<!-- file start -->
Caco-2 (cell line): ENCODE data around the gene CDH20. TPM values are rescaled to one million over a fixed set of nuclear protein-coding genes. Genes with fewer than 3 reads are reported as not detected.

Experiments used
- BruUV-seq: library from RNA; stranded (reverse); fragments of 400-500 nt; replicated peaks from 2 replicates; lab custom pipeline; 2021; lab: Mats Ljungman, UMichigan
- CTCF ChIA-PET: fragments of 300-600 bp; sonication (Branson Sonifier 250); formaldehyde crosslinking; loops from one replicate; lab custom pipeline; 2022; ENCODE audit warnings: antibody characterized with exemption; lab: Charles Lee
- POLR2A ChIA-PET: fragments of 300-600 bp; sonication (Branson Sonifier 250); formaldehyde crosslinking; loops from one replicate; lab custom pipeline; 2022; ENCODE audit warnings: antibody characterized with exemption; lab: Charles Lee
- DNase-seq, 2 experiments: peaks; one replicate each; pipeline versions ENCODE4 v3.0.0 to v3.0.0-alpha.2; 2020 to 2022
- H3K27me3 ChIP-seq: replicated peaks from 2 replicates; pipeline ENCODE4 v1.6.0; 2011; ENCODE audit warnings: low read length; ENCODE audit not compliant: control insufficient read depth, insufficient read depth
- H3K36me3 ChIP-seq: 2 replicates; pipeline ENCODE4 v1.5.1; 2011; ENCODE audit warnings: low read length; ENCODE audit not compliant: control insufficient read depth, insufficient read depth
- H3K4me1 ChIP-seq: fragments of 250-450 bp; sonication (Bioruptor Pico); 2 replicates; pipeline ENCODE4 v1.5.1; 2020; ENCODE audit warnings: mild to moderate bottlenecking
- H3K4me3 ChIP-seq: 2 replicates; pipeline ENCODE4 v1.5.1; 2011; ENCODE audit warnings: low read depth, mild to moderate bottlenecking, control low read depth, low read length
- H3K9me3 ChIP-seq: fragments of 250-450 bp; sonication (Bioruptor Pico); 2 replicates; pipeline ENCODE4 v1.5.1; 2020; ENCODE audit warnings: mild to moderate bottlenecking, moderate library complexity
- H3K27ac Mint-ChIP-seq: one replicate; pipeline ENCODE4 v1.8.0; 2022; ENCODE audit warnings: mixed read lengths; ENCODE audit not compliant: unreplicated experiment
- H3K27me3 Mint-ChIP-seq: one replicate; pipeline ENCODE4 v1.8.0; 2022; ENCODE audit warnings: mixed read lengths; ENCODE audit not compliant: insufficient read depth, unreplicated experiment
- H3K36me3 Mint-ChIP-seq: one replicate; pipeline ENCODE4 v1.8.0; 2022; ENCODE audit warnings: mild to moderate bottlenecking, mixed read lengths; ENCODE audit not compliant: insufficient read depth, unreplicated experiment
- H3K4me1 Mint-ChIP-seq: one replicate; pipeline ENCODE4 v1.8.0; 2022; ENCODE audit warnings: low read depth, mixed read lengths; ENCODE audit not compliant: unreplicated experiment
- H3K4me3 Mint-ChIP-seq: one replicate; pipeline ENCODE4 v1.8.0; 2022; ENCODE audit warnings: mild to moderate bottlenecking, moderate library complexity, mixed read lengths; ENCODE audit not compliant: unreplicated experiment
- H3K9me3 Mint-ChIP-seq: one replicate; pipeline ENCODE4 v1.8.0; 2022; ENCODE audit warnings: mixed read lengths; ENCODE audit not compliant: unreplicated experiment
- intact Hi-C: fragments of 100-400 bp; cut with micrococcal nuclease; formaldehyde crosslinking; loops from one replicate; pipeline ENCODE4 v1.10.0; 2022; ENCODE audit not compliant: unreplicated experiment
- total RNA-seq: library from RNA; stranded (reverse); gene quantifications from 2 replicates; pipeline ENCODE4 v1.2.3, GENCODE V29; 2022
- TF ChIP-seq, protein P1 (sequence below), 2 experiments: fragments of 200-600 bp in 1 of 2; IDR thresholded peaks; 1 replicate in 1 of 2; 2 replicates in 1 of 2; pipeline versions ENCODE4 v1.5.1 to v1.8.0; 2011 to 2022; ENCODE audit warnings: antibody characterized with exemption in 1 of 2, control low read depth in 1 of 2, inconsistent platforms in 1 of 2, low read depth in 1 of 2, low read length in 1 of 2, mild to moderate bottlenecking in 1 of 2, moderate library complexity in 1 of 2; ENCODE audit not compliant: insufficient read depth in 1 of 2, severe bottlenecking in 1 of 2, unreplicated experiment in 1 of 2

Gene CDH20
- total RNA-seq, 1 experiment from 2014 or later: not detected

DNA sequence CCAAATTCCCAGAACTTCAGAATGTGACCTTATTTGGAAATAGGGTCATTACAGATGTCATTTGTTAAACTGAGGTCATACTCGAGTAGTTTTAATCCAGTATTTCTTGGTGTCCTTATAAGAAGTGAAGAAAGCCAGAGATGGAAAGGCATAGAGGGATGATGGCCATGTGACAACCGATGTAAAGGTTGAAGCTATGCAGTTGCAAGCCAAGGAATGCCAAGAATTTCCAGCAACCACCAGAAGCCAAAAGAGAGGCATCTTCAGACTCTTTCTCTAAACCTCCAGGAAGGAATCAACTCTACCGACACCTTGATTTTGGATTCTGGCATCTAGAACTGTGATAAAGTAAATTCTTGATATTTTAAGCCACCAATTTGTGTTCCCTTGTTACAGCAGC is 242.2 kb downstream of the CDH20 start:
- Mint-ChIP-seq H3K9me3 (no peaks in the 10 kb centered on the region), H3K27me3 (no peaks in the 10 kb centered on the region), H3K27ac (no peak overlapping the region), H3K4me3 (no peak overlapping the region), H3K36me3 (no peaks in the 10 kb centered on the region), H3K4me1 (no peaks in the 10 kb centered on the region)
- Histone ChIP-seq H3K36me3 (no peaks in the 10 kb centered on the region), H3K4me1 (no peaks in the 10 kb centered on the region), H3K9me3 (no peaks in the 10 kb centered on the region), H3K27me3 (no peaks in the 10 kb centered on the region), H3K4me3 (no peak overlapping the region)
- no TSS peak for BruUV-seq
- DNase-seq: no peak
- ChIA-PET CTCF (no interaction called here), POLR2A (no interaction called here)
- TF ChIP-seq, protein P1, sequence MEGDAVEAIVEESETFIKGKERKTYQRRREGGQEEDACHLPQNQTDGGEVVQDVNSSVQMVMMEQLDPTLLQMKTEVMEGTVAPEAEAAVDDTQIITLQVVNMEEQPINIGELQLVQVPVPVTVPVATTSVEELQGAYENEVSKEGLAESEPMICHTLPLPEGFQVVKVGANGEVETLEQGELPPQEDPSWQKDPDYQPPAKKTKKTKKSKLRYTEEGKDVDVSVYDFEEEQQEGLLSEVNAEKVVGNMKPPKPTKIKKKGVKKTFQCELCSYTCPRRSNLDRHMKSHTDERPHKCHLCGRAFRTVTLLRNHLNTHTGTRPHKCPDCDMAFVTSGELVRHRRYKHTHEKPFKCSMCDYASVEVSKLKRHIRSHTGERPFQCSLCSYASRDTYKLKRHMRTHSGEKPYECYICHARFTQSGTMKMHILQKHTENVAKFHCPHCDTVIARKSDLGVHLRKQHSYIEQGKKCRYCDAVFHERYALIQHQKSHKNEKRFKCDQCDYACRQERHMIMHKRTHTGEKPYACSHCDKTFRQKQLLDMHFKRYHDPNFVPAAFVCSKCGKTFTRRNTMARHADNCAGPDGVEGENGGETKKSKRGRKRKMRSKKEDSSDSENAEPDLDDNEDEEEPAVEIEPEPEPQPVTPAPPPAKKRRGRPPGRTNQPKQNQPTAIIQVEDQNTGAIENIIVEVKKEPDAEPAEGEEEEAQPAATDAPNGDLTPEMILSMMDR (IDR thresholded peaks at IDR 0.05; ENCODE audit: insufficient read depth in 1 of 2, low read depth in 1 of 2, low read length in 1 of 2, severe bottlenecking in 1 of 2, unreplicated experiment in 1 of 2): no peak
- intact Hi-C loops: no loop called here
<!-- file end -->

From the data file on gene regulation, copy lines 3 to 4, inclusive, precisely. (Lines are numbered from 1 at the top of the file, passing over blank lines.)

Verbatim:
- BruUV-seq: library from RNA; stranded (reverse); fragments of 400-500 nt; replicated peaks from 2 replicates; lab custom pipeline; 2021; lab: Mats Ljungman, UMichigan
- CTCF ChIA-PET: fragments of 300-600 bp; sonication (Branson Sonifier 250); formaldehyde crosslinking; loops from one replicate; lab custom pipeline; 2022; ENCODE audit warnings: antibody characterized with exemption; lab: Charles Lee